What is actually happening with the Global Gag Rule and what it means for women
In a political news cycle that churns faster than a smoothie blender, perhaps you’ve forgotten that not only is the Global Gag Rule back, it has wider ranging implications than ever before. The short version of this article is that lots of people will get sick and die, and not only women, though if that were the case that’s reason enough to oppose the Global Gag Rule.
But in order to understand why that outcome is likely, we need to take a look at the Global Gag Rule’s history, what it does and doesn’t do, and how this time is different.
The Global Gag Rule is the term used by those who oppose the policy, which is actually called the Mexico City Policy, so named because Ronald Reagan announced it during the 1984 International Conference on Population in Mexico City, Mexico.
The Mexico City policy states, “[T]he United States will no longer contribute to separate nongovernmental organizations which perform or actively promote abortion as a method of family planning in other nations.” The language, while straightforward, is vague. What does it actually mean to “actively promote abortion”? In practice, this prevents non-governmental organizations (NGOs) from talking about it at all except in cases where a person’s life is endangered by the pregnancy, if the pregnancy resulted from rape or incest, or if the NGO is responding to a question regarding where a safe, legal abortion can be performed and the question comes from a someone clearly stating that they’ve already made the decision to have an abortion. (That last one probably doesn’t come up often where abortion is illegal in all cases and punished with years of jail time.)
What the policy does not do is restrict the U.S. federal government from funding abortion overseas. That’s a different restriction, the Helms Amendment, which states, “No foreign assistance funds may be used to pay for the performance of abortion as a method of family planning or to motivate or coerce any person to practice abortions.” Technically there’s a hair’s breadth of wiggle room for direct funding if your pregnancy will kill you or resulted from rape, but it often isn’t interpreted that way by USAID, the government agency responsible for distributing U.S. funding for international assistance.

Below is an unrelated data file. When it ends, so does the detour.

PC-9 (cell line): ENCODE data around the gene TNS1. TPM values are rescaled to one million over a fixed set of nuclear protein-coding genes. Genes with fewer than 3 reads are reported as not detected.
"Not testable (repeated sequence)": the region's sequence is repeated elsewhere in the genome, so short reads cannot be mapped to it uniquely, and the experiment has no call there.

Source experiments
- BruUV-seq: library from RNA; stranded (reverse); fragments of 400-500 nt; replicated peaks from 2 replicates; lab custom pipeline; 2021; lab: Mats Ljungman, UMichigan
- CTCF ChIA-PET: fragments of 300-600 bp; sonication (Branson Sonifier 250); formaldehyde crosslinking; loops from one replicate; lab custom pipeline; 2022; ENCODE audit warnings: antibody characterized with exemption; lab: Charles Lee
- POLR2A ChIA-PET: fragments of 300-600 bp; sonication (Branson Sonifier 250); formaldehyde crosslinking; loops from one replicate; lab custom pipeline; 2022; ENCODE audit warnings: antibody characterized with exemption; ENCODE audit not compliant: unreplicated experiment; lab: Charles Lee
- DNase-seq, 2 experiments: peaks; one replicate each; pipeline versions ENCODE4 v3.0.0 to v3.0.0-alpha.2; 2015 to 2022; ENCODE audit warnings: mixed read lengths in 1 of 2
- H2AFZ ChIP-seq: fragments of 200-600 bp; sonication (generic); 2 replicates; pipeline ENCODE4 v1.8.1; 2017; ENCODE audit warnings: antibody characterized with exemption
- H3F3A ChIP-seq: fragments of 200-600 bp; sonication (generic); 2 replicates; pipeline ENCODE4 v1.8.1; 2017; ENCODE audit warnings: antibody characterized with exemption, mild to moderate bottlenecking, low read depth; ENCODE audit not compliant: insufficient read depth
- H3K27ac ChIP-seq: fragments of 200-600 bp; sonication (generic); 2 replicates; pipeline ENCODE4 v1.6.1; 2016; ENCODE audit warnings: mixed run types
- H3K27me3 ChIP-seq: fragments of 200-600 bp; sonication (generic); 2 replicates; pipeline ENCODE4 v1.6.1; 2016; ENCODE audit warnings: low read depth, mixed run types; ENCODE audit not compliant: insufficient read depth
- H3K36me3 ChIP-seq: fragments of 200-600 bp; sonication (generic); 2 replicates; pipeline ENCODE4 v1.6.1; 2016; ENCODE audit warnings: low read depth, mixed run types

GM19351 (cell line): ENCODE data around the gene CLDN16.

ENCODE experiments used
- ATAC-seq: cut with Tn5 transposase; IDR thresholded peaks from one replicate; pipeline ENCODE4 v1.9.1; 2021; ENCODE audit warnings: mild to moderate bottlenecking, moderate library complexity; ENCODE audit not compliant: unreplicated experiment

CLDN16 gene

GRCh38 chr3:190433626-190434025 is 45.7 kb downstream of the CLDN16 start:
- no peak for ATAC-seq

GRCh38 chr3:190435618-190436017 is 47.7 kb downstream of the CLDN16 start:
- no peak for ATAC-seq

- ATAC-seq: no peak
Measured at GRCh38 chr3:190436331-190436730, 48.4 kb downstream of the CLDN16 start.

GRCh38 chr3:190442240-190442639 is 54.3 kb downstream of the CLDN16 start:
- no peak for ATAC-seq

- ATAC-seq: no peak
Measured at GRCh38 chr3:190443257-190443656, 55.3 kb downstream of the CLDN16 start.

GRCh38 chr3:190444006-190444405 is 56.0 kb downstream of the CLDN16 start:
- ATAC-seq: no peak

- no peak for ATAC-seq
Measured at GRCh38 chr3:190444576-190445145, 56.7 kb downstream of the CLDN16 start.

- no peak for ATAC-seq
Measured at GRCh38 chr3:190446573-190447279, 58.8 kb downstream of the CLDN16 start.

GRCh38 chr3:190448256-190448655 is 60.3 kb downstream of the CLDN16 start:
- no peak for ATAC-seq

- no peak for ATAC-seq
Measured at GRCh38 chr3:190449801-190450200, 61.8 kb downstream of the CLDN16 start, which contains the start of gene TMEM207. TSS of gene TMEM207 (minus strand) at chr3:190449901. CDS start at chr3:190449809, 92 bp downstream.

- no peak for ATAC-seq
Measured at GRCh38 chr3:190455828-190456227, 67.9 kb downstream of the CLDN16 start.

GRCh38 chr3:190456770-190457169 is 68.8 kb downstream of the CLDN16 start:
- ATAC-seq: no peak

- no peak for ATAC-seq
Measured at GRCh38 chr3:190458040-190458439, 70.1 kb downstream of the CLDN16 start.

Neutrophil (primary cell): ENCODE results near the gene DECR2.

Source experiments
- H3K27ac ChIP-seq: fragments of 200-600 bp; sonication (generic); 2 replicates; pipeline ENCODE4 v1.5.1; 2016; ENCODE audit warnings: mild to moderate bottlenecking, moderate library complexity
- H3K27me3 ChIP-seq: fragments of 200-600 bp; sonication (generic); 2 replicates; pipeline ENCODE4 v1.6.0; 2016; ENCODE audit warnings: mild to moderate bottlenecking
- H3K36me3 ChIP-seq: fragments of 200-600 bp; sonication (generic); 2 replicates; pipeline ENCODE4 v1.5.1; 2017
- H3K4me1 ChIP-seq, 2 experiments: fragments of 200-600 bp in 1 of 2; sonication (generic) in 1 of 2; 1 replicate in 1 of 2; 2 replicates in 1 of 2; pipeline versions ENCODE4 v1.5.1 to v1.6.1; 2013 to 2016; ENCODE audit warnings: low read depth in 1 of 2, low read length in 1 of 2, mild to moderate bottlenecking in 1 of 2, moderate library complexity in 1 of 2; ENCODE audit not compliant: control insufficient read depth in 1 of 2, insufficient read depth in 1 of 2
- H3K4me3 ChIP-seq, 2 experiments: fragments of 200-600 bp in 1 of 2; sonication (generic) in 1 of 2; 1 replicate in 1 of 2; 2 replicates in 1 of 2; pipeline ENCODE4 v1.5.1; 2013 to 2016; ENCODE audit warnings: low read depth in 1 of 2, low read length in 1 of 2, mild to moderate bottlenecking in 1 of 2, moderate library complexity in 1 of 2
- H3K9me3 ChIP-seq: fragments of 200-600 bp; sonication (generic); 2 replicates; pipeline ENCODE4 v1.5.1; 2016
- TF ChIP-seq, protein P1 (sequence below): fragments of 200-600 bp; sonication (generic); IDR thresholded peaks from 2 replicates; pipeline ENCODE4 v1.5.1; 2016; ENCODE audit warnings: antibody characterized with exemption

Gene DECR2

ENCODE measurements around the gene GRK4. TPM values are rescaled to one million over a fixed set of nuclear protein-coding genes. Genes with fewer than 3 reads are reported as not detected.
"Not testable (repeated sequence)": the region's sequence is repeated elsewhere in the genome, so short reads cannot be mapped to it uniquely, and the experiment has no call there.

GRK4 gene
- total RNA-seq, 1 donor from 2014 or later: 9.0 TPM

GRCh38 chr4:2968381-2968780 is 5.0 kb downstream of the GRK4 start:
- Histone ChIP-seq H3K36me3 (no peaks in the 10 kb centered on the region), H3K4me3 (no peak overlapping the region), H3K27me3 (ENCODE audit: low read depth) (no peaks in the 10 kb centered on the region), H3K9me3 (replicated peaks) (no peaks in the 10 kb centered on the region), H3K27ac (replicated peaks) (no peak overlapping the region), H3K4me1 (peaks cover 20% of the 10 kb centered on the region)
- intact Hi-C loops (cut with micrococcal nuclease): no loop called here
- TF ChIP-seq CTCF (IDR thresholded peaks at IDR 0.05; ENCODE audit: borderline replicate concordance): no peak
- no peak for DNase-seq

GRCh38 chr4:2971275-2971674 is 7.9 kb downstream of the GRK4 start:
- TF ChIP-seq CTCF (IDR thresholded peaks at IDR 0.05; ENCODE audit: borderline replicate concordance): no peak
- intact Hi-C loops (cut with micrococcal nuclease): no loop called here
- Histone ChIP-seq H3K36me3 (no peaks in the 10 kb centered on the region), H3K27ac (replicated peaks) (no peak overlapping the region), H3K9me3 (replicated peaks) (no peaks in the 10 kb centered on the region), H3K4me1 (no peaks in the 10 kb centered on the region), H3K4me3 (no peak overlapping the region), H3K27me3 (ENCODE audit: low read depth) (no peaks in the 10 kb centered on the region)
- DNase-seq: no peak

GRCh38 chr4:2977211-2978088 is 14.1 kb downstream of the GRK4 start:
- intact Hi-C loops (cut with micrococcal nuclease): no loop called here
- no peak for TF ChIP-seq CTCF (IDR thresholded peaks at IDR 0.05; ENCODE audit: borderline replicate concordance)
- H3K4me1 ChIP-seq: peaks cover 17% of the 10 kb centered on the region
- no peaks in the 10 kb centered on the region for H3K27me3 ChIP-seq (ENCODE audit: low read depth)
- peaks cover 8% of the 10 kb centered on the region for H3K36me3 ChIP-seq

The Mexico City Policy also doesn’t restrict funding regarding lobbying for or against legal abortion. That’s what the Siljander Amendment does.
So why bother with the Mexico City Policy? It prevents family planning and reproductive health (FP/RH) NGOs from receiving any U.S. funds if they provide abortions or abortion information regardless of whether or not those funds go towards anything abortion related. Medical professionals can’t even testify about the injuries caused by unsafe abortion. Hence the “Global Gag Rule.”
The U.S. foreign aid budget is less than 1% of the federal budget, but a behemoth of international health funding, with $608 million going towards FP/RH in 2016. In the past the Global Gag Rule has been a terrible blow to FP/RH NGOs, and led to the closing of critical facilities. This time around, the reach of the Global Gag Rule goes beyond funding from USAID, but to “global health assistance to furnished by all departments and agencies.” That represents $9.5 billion in aid, and affects health organizations working to combat diseases like malaria, tuberculosis, HIV/AIDS, Zika, and more.